After emerging the third runner-up in the New Vision slum dwellers project, Innocent Byaruhanga partnered with Village Energy, an NGO and KCB Bank to give the residents of Kifumbira, in Kamwokya, a Kampala suburb solar lights.
This was a way of thanking them for working with him and supporting his effort to give street children a home.
About 270 lamps were distributed to students to help them study at night and be able to compete with the other students in schools and homes that have electricity.
Byaruhanga said many students in slums fail because they face a lot of challenges one of which is lack of light.
"I have seen many students lose their sight because of the smoke from kerosene lamps. Some have even lost their lives. I believe solar lamps will solve this problem," he says.
The lamps were given to children from impoverished homes that could not afford any kind of safe lighting.
Abu Musuuza, the director of Village Energy, said they started with reaching out to the vulnerable group, but will also cater for slum dwellers.
This is because they have discovered that almost all the people are poor, the reason many of them resort to illegal power connections, which is harmful to their lives.
In rural communities of Africa, more than 95% of homes have no access to electricity and solar energy has the power to transform such lives.
According to a United Nations report, one quarter of the world's population live without electricity. Those who cannot afford power at all spend a large part of their income on kerosene for lamps or go to town to charge their batteries several times a week.
Burning kerosene contributes to indoor air pollution, which is estimated to kill 1.6 million people each year. Kerosene lamps also lead to fires that lead to loss of property and death.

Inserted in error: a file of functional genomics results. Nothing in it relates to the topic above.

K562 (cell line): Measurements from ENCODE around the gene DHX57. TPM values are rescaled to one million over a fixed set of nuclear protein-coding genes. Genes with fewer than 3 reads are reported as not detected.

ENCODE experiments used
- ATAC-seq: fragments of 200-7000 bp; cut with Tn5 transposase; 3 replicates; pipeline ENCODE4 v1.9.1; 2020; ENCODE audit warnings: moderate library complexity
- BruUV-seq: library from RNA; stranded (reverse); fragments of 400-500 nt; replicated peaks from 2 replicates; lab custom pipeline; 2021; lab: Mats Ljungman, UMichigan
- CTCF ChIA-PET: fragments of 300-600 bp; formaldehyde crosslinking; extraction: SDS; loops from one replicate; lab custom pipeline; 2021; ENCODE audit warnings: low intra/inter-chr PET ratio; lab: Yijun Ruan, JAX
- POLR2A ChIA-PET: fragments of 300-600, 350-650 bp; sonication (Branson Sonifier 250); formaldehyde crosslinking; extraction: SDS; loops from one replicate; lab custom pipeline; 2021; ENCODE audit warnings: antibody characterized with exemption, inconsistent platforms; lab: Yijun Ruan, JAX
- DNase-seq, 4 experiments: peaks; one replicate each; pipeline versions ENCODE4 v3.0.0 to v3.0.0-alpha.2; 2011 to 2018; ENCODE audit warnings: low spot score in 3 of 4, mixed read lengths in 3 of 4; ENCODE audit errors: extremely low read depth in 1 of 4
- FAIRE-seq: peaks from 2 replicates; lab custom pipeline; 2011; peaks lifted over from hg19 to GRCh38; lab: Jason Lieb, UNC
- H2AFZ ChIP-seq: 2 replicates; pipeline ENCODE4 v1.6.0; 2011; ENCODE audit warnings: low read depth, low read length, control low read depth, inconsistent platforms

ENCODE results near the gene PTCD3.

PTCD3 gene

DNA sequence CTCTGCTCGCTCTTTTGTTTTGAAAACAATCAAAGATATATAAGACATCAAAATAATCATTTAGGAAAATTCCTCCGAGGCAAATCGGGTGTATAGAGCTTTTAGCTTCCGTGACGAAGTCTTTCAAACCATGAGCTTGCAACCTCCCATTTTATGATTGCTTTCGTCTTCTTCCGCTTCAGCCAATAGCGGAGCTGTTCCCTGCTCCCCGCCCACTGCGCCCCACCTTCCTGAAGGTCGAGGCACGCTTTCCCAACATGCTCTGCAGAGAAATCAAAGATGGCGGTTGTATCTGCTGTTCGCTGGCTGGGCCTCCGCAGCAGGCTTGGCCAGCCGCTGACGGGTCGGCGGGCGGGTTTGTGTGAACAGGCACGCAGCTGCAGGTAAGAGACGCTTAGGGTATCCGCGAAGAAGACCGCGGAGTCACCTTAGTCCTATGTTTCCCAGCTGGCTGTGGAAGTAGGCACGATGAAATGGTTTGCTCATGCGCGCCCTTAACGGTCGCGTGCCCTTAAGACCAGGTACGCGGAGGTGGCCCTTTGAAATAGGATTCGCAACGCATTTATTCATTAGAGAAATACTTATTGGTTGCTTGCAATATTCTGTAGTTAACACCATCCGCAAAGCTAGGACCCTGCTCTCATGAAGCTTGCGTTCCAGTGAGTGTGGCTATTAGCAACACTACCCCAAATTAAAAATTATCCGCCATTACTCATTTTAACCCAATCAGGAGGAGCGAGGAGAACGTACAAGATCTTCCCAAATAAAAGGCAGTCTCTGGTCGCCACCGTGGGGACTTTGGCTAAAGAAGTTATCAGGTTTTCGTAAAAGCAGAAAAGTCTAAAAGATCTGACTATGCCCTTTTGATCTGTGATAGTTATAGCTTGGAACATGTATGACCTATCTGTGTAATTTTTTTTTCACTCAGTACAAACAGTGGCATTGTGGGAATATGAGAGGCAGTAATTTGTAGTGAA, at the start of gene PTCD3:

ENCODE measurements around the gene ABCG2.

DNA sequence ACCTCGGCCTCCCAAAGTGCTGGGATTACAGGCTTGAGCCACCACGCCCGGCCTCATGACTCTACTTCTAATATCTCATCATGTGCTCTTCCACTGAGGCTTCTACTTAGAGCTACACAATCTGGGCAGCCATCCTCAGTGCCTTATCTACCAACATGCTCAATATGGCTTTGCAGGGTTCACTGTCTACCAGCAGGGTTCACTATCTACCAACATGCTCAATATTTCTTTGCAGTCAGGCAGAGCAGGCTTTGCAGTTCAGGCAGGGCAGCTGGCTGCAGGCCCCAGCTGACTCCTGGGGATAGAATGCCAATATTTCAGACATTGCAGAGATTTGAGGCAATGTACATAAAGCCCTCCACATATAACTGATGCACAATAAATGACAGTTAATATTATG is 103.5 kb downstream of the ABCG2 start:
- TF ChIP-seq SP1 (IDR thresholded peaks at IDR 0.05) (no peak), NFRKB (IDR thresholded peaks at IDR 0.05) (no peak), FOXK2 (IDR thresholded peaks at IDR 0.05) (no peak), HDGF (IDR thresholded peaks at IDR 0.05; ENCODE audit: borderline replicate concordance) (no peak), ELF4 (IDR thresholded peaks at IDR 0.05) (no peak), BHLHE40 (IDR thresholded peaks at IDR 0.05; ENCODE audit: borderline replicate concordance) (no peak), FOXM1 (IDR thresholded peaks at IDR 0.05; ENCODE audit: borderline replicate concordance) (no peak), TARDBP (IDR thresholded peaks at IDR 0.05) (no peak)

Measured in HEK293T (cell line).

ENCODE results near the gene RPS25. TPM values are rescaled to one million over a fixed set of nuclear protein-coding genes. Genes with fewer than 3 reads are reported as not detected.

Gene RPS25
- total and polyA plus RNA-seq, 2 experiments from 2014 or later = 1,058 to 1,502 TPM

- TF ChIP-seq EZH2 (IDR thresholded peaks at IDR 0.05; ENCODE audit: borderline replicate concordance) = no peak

Solar energy saves money, allows children to study in the night and gives families access to information through radio, television and mobile phones.
The light from a solar-powered bulb is between 10 and 20 times brighter than that from a kerosene lamp. Village Energy has so far reached out to 1,700 households around the country.
According to Musuuza, their objective is to reach all villages and slums of Uganda. Jean Mugisha, the KCB marketing and communications manager, said they partnered with Byamugisha because they had seen the great work he was doing in Kifumbira slum.
Julia Sebowa, a Senior Five student living in Kifumbira slum, said after receiving the solar lamp, she will read hard so that she goes to university on government sponsorship.
"I used to sleep at 7:00pm because our house is always dark, but with this solar lamp, I will read for as long as I can," Sebowa said.
Singer Bobi Wine, who grew up in Kifumbira, advised the students to use the lamps to read and get good results.
"No one will sympathise with you because you come from the slum, so the only way you can compete with the rest of the students is by reading hard," he says.